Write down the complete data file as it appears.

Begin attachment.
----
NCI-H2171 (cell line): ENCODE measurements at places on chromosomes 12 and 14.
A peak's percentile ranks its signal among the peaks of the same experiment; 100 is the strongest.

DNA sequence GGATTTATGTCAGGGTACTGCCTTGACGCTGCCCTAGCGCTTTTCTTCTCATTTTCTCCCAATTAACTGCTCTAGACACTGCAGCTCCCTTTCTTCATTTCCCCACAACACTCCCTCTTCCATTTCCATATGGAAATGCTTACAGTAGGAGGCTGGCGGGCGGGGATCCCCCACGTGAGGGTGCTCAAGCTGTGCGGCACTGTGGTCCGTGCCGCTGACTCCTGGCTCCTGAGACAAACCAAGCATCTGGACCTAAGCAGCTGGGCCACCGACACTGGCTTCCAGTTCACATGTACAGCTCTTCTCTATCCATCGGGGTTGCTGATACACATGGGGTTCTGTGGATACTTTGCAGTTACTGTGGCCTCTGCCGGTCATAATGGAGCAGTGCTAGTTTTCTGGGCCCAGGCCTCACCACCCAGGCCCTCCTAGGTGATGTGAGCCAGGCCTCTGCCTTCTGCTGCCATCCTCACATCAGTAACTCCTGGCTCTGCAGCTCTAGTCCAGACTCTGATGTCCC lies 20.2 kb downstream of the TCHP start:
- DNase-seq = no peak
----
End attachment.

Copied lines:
NCI-H2171 (cell line): ENCODE measurements at places on chromosomes 12 and 14.
A peak's percentile ranks its signal among the peaks of the same experiment; 100 is the strongest.

DNA sequence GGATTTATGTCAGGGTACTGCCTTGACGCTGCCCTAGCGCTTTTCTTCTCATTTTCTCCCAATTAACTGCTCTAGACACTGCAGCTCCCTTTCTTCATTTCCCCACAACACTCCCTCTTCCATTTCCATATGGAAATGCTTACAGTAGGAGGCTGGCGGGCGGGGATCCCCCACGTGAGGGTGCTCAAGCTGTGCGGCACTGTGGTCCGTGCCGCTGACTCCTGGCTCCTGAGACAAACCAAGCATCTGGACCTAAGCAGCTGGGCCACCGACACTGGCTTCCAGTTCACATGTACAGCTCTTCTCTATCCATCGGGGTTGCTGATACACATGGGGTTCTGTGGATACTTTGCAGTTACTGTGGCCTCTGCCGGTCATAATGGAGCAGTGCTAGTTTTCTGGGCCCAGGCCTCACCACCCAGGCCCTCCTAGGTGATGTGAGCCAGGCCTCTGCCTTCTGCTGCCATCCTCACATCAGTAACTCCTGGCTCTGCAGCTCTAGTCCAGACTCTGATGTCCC lies 20.2 kb downstream of the TCHP start:
- DNase-seq = no peak